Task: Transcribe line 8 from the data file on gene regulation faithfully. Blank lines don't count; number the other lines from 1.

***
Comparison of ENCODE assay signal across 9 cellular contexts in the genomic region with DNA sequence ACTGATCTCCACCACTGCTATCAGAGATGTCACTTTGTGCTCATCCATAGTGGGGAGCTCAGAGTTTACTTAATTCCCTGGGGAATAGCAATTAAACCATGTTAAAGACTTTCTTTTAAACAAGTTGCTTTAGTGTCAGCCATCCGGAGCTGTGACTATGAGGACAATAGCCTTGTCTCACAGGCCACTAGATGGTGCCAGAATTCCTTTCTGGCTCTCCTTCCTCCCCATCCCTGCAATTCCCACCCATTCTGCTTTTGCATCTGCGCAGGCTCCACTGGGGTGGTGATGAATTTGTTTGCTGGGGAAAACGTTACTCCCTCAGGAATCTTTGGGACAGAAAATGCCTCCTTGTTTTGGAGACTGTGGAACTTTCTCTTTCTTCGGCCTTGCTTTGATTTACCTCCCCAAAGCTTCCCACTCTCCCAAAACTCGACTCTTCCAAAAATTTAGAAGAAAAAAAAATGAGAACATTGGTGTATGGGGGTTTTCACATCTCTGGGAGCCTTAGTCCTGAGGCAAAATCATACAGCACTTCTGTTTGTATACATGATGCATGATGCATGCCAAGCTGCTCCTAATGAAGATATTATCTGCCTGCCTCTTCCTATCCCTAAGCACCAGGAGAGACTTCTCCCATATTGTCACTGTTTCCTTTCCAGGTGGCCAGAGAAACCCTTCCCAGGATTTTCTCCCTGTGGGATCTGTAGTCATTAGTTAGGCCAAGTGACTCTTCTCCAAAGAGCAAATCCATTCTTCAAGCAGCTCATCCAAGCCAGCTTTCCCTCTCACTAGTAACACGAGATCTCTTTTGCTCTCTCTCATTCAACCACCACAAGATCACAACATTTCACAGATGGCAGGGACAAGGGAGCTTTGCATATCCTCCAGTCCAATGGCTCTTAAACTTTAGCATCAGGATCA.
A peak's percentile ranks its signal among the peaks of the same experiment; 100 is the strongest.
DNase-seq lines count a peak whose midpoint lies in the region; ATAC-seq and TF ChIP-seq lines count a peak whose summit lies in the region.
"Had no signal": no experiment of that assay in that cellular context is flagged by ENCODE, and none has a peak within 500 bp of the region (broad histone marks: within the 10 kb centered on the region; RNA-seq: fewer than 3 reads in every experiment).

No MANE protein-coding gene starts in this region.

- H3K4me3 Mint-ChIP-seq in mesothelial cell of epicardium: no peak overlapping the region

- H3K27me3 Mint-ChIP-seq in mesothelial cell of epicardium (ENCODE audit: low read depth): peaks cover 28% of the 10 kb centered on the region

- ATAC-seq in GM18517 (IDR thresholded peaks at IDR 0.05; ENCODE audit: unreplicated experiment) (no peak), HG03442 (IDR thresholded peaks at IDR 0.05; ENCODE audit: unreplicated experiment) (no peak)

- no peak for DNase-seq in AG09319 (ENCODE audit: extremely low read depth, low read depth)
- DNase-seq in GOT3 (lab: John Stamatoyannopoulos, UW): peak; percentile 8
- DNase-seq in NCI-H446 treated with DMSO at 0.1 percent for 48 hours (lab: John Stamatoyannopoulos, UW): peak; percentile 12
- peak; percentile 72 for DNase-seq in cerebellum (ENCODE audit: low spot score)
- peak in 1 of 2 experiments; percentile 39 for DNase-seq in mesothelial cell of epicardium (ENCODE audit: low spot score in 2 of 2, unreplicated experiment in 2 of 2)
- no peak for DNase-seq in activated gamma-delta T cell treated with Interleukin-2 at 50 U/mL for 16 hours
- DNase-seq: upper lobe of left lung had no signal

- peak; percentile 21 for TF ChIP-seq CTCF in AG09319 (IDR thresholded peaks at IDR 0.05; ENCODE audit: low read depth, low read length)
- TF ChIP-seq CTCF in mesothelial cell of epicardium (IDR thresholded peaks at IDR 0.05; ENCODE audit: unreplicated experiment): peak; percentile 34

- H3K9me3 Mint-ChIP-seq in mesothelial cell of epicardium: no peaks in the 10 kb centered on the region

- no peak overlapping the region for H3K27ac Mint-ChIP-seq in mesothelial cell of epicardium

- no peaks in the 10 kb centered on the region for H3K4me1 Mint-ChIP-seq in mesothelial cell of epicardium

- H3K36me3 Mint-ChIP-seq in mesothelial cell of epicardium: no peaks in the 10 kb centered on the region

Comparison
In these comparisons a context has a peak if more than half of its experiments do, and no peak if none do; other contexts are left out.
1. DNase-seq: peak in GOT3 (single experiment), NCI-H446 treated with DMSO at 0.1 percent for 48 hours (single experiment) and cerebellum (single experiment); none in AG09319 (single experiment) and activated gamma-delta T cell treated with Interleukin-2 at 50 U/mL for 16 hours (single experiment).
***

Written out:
- ATAC-seq in GM18517 (IDR thresholded peaks at IDR 0.05; ENCODE audit: unreplicated experiment) (no peak), HG03442 (IDR thresholded peaks at IDR 0.05; ENCODE audit: unreplicated experiment) (no peak)